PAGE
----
group Hotel Pro Froma in 2010. In a work based on Charles Darwin’s On the Origin of the Species, and a huge leap of faith, the pair introduced the world to an integration of classical opera and electronic music.
This was not the first time they made efforts to avoid the mainstream spotlight–not until 2006 did the band even perform live, and the rare public appearances they make are done in bird masks. It is just one more reason to celebrate The Knife: To celebrate them is to celebrate pushing boundaries and a bravery for the sake of imagination.
“Heartbeats,” the seminal hit off their 2003 album, Deep Cuts, remains a durable dance track to this day and a paradigm for others to follow. It was also included in Rolling Stones’ ‘100 Best Songs of the 2000’s.’ But, where many other synth-pop ventures fail, The Knife have managed to make themselves a mentor in contemporary electronic music by setting themselves apart as a truly alternative outlet for creation. They boast a sound style that others now emulate, but if you know The Knife, you know who started the trends of a haunted, yet tropical landscape within electronic music. Thank The Knife for influencing the likes of Jamie xx, The XX, Crystal Castles, Hot Chip, Lykke Li and many more, allowing them to piggyback on their experimental dark tones, shimmering synths, and steel drums.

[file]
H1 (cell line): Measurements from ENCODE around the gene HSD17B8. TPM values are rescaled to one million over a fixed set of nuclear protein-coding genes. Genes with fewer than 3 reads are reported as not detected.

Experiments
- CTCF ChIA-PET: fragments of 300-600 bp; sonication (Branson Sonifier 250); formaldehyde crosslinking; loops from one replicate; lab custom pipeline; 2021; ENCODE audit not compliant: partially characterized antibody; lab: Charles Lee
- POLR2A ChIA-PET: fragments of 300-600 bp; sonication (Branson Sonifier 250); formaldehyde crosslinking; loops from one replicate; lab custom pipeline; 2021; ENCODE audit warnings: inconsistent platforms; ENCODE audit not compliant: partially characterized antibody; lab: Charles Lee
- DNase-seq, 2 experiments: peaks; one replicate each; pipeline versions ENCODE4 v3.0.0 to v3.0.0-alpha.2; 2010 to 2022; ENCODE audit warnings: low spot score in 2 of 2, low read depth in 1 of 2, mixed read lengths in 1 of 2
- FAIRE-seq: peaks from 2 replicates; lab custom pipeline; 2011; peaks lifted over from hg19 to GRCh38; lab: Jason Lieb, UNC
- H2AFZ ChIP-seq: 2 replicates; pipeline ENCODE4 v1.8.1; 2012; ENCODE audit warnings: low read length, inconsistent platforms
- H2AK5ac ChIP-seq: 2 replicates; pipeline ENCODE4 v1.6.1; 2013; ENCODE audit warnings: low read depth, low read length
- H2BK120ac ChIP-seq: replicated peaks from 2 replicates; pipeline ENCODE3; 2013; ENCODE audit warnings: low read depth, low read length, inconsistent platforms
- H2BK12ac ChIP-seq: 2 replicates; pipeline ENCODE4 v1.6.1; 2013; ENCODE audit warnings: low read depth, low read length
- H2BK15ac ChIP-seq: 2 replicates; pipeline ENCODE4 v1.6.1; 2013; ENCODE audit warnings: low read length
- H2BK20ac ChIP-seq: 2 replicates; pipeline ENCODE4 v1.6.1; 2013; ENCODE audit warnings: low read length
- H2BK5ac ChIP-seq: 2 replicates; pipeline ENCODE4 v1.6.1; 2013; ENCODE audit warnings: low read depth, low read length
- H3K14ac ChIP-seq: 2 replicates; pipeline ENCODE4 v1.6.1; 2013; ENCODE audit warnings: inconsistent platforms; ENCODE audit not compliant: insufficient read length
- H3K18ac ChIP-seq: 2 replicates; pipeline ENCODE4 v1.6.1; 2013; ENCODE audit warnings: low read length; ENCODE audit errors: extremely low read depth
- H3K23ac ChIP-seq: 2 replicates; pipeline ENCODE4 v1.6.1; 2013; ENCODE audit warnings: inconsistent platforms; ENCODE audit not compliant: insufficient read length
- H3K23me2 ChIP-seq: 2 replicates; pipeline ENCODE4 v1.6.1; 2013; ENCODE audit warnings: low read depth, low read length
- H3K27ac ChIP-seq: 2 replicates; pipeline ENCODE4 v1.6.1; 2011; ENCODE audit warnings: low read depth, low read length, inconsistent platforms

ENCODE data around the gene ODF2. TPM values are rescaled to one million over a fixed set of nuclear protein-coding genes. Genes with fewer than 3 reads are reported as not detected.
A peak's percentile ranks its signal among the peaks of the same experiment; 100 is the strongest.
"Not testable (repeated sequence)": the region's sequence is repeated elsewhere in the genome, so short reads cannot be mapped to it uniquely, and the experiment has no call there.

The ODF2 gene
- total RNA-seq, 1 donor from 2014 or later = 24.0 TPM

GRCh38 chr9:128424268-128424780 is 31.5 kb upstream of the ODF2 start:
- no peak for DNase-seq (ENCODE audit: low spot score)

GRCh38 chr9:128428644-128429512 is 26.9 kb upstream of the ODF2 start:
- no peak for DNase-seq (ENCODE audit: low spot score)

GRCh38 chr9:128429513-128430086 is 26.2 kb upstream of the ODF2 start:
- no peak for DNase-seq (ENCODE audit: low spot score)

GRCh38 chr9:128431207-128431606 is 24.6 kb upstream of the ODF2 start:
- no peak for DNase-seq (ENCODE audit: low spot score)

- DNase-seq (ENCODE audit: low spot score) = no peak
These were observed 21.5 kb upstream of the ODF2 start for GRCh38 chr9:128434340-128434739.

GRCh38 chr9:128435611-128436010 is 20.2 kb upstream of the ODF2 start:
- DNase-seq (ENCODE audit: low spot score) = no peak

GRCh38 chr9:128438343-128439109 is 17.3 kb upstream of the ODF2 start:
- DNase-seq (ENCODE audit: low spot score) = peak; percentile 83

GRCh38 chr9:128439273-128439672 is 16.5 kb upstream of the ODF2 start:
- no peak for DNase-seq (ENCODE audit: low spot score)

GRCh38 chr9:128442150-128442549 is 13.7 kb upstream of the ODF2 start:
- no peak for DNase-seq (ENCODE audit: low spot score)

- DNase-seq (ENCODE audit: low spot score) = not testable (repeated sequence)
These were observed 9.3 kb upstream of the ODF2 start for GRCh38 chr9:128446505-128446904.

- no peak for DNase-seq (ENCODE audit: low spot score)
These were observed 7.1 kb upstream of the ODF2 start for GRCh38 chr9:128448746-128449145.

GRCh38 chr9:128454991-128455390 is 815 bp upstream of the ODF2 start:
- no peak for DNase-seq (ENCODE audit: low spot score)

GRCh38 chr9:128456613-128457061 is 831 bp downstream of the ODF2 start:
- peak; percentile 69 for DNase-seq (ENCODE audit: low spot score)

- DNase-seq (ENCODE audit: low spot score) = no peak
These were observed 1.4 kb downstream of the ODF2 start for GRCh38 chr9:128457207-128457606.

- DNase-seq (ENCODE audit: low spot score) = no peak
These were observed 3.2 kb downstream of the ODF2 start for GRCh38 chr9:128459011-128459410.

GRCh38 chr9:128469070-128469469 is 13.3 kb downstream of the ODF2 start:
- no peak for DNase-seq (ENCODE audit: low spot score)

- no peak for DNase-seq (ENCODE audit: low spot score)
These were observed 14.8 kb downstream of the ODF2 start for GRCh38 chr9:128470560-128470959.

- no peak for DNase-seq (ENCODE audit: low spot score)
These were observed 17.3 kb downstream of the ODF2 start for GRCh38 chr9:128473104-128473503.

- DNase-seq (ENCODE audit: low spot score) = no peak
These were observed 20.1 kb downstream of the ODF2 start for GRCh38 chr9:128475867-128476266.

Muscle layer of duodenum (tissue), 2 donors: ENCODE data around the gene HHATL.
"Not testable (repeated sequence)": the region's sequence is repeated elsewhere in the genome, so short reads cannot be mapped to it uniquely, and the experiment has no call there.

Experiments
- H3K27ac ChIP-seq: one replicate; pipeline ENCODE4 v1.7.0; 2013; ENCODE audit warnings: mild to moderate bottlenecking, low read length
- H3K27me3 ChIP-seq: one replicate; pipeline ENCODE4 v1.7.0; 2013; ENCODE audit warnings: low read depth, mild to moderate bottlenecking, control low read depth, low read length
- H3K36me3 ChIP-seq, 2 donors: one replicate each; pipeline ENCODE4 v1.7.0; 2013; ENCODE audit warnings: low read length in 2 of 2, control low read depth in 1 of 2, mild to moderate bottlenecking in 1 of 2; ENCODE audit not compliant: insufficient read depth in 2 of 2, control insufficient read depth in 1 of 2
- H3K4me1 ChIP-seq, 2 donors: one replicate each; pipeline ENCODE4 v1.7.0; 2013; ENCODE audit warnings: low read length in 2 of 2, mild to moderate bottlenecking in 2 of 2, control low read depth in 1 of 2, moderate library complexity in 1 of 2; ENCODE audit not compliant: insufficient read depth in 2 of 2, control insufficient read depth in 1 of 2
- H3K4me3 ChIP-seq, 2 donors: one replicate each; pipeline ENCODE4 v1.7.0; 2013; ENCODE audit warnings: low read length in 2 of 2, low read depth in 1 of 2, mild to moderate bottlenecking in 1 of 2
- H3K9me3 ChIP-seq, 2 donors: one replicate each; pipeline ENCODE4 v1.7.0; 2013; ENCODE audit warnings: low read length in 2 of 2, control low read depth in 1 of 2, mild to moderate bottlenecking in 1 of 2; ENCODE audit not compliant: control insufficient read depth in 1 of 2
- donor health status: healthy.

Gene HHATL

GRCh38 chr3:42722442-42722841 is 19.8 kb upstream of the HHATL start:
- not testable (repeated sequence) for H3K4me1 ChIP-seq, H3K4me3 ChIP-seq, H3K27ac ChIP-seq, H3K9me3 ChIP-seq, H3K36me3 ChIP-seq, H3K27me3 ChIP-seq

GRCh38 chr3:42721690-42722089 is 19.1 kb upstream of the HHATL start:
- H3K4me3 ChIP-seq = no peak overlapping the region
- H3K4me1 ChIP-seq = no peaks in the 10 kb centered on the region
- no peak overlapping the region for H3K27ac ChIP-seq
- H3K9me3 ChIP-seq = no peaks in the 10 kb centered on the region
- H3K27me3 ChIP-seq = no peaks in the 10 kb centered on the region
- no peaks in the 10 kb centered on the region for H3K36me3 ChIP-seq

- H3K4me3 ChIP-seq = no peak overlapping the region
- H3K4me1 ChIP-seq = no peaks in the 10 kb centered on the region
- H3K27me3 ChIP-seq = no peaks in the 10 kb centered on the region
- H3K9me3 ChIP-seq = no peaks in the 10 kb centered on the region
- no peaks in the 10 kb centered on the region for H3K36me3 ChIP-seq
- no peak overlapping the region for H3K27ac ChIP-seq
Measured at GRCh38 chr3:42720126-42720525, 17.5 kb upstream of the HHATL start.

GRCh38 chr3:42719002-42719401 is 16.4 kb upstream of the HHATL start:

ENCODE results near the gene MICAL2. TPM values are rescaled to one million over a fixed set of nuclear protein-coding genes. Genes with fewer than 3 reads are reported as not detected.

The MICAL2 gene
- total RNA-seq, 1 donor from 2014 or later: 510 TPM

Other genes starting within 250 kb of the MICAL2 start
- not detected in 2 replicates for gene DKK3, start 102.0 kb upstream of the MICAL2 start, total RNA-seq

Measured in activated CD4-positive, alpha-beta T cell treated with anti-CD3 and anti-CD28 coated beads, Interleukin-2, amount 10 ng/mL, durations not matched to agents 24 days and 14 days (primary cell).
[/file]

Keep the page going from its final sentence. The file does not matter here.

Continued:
With an album due out in 2012, The Knife return from a hiatus of almost 5 years since Silent Shout was released–except for their recent opera collaboration. The brother and sister will have a lofty challenge in maintaining their reputation for innovation and the cutting edge sound that sparked a new sub-genre within electronic music. Here’s to continuing a family tradition.
Long-loved Swedish sibling duo, The Knife ditched steel drums and synth-pop for an opera studio album, last we heard. Turning a blind eye to the charts and focusing on a less conventional work of music, Olof Dreijer and Karin Dreijer Andersson (aka Fever Ray) partnered with the Danish performance